Mayors of hot-spot travel areas are warning against people escaping to their bach for the Covid-19 lockdown.
New Zealand will go into lock down from 11.59pm tomorrow night - initially for four weeks.
Prime Minister Jacinda Ardern said the simplest thing people could do to stop the spread of coronavirus was stay at home.
Taupō District mayor David Trewavas said 45 per cent of the district's housing is owned by out-of-towners.
He said the local hospital was classified as rural - meaning it did not have all the capabilities of a metropolitan hospital. "Anyone with pre-existing conditions coming in [to Taupō] - I would seriously reconsider that."
Trewavas said the district was coping so far, with coronavirus swabbing centres set up – but an influx of people could cause disruptions.
Thames-Coromandel District mayor Sandra Goudie said traffic on Coromandel Peninsula roads had been "prolific" for the last week. "The amount of people driving onto the peninsula has been quite substantial."
She said people had been driving across State Highway 1 to the eastern coast of the peninsula with trailers "packed down like it is part of that summer holiday vacation".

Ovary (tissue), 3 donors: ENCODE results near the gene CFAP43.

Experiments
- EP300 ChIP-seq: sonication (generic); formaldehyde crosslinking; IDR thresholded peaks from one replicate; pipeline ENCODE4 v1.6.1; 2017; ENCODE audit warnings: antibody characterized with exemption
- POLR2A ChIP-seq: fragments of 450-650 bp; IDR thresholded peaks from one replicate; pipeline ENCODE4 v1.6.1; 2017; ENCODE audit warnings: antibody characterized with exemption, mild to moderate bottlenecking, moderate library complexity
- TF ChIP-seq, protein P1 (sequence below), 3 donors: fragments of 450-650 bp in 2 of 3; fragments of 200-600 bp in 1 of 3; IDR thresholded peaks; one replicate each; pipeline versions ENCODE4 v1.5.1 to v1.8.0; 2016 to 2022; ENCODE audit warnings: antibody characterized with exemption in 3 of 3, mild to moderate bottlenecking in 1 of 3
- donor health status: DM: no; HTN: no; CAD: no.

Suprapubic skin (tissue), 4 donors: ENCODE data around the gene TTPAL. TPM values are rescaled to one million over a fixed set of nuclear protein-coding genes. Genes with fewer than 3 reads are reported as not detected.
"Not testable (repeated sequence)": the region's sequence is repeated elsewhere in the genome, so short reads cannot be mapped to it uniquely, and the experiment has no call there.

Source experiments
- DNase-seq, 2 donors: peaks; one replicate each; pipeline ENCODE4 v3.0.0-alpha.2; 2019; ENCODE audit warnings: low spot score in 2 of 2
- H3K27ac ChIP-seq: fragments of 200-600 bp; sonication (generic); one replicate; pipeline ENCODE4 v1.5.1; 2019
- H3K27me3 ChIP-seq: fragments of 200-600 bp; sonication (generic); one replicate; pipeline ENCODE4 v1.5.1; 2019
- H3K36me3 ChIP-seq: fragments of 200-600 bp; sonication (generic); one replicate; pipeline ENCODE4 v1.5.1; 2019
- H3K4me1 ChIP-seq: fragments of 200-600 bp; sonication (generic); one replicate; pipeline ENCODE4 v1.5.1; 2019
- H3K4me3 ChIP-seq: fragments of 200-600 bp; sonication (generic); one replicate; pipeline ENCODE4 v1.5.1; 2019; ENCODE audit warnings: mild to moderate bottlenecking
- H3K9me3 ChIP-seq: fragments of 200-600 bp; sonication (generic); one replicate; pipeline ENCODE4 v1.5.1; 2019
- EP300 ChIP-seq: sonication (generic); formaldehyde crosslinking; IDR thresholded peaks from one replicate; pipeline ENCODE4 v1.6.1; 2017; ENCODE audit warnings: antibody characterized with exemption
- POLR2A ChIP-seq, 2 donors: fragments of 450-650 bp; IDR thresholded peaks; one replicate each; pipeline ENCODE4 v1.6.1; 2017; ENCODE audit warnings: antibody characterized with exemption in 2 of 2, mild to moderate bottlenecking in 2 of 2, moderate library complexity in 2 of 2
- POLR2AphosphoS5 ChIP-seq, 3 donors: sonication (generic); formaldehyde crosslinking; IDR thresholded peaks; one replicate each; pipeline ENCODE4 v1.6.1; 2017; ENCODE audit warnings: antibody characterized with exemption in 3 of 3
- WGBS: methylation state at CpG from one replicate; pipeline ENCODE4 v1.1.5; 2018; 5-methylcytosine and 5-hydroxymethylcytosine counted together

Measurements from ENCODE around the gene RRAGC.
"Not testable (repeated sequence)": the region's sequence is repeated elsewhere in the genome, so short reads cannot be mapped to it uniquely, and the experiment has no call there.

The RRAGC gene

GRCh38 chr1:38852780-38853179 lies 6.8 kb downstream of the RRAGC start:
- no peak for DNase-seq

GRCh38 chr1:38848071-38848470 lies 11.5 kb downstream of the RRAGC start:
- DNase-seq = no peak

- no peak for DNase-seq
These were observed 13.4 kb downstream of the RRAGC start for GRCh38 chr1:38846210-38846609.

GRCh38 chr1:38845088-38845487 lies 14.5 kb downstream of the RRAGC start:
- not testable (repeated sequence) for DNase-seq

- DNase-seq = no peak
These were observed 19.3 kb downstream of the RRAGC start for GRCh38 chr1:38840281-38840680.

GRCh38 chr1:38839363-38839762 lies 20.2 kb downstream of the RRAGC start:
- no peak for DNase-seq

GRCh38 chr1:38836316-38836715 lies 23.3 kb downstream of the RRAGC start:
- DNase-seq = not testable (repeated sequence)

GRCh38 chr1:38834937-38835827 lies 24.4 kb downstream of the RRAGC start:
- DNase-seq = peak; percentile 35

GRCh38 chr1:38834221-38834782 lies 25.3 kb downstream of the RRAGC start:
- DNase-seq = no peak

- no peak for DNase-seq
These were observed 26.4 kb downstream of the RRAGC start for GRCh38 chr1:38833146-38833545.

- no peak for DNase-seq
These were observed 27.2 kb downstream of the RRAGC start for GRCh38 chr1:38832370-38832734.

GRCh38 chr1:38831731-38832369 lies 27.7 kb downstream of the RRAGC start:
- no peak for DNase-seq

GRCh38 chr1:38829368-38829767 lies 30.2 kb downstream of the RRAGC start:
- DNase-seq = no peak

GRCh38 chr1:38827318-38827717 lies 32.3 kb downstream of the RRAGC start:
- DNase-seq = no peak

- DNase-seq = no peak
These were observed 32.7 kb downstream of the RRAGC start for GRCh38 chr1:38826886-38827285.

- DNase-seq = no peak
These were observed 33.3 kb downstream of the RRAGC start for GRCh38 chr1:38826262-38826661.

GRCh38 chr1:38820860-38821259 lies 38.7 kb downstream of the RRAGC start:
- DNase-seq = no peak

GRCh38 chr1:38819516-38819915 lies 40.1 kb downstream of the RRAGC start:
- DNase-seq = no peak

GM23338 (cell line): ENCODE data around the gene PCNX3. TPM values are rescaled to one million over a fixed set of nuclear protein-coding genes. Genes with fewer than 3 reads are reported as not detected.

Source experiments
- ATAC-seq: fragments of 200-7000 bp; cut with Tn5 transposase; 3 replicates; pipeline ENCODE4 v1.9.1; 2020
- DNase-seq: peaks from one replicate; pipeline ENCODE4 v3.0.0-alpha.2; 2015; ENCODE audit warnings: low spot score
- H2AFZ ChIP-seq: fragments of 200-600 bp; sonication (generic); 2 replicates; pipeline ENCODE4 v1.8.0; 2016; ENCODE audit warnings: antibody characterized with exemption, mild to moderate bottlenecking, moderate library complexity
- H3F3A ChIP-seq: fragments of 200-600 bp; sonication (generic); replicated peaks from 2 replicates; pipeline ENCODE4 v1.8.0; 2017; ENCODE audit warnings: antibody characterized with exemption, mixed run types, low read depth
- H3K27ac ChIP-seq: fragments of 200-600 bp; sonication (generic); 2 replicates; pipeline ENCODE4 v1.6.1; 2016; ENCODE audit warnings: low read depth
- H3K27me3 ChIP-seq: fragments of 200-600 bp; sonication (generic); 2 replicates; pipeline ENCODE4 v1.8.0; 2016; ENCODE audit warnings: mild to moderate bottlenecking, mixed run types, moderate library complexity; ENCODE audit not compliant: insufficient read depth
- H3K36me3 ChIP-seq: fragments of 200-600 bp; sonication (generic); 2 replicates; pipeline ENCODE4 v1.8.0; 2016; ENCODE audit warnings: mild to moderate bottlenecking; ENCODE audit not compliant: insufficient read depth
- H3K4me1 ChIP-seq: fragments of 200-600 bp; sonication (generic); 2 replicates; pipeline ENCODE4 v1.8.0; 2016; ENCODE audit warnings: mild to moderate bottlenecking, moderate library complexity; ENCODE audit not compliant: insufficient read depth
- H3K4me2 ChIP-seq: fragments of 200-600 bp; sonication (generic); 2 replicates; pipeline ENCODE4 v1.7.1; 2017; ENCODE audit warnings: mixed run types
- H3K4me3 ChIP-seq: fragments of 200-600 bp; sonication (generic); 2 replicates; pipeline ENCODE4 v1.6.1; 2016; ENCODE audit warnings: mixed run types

Goudie was concerned about freedom campers not wanting to stay in one place for four weeks – or hiding in the "lots of nooks and crannies on the peninsula".
She recommended anyone wanting to spend the lock down period in a camper van, or similar, should go home for the sake of contact tracing.
"If they don't go home, they need to be contained within a licensed campground and not just roaming around at will - putting the rest of us at risk ... everyone just has to hunker down."
Listings for fully furnished rentals on Trade Me-owned holidayhouses.co.nz had doubled compared to the same time last year. Trade Me Property spokesperson Aaron Clancy said it appeared investment property owners were looking to move short-term rentals into long-term as a more sustainable income source over the coming months.